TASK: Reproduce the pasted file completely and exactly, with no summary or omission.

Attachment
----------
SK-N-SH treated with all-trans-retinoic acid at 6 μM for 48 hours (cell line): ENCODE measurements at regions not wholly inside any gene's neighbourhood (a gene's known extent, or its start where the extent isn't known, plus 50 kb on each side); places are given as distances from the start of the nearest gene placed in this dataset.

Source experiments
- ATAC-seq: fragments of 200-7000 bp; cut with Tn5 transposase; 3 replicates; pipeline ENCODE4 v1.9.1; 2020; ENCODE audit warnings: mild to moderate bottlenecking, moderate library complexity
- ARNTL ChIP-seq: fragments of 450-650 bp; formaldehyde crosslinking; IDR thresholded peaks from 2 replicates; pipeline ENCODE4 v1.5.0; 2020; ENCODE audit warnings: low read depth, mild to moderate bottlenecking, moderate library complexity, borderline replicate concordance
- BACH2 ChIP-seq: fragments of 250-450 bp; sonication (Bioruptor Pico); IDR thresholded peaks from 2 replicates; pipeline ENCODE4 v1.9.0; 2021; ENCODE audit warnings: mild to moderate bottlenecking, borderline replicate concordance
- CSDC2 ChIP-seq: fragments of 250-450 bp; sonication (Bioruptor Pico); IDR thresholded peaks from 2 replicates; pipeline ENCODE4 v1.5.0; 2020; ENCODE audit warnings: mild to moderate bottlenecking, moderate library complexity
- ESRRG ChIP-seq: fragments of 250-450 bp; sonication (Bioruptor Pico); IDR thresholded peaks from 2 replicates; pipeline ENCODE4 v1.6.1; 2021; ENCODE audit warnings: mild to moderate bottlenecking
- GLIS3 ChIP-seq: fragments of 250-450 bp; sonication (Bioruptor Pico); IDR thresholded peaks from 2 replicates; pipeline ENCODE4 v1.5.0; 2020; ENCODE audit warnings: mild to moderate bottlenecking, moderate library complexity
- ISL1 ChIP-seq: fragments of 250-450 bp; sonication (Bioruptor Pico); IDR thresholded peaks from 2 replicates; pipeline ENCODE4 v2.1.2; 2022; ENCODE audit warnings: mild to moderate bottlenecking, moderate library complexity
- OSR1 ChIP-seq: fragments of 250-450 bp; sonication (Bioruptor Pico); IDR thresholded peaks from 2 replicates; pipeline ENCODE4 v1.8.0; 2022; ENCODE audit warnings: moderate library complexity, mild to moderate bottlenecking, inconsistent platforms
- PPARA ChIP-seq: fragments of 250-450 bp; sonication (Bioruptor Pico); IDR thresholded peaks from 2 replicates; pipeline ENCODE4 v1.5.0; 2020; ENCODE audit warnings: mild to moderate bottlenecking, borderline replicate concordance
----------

SK-N-SH treated with all-trans-retinoic acid at 6 μM for 48 hours (cell line): ENCODE measurements at regions not wholly inside any gene's neighbourhood (a gene's known extent, or its start where the extent isn't known, plus 50 kb on each side); places are given as distances from the start of the nearest gene placed in this dataset.

Source experiments
- ATAC-seq: fragments of 200-7000 bp; cut with Tn5 transposase; 3 replicates; pipeline ENCODE4 v1.9.1; 2020; ENCODE audit warnings: mild to moderate bottlenecking, moderate library complexity
- ARNTL ChIP-seq: fragments of 450-650 bp; formaldehyde crosslinking; IDR thresholded peaks from 2 replicates; pipeline ENCODE4 v1.5.0; 2020; ENCODE audit warnings: low read depth, mild to moderate bottlenecking, moderate library complexity, borderline replicate concordance
- BACH2 ChIP-seq: fragments of 250-450 bp; sonication (Bioruptor Pico); IDR thresholded peaks from 2 replicates; pipeline ENCODE4 v1.9.0; 2021; ENCODE audit warnings: mild to moderate bottlenecking, borderline replicate concordance
- CSDC2 ChIP-seq: fragments of 250-450 bp; sonication (Bioruptor Pico); IDR thresholded peaks from 2 replicates; pipeline ENCODE4 v1.5.0; 2020; ENCODE audit warnings: mild to moderate bottlenecking, moderate library complexity
- ESRRG ChIP-seq: fragments of 250-450 bp; sonication (Bioruptor Pico); IDR thresholded peaks from 2 replicates; pipeline ENCODE4 v1.6.1; 2021; ENCODE audit warnings: mild to moderate bottlenecking
- GLIS3 ChIP-seq: fragments of 250-450 bp; sonication (Bioruptor Pico); IDR thresholded peaks from 2 replicates; pipeline ENCODE4 v1.5.0; 2020; ENCODE audit warnings: mild to moderate bottlenecking, moderate library complexity
- ISL1 ChIP-seq: fragments of 250-450 bp; sonication (Bioruptor Pico); IDR thresholded peaks from 2 replicates; pipeline ENCODE4 v2.1.2; 2022; ENCODE audit warnings: mild to moderate bottlenecking, moderate library complexity
- OSR1 ChIP-seq: fragments of 250-450 bp; sonication (Bioruptor Pico); IDR thresholded peaks from 2 replicates; pipeline ENCODE4 v1.8.0; 2022; ENCODE audit warnings: moderate library complexity, mild to moderate bottlenecking, inconsistent platforms
- PPARA ChIP-seq: fragments of 250-450 bp; sonication (Bioruptor Pico); IDR thresholded peaks from 2 replicates; pipeline ENCODE4 v1.5.0; 2020; ENCODE audit warnings: mild to moderate bottlenecking, borderline replicate concordance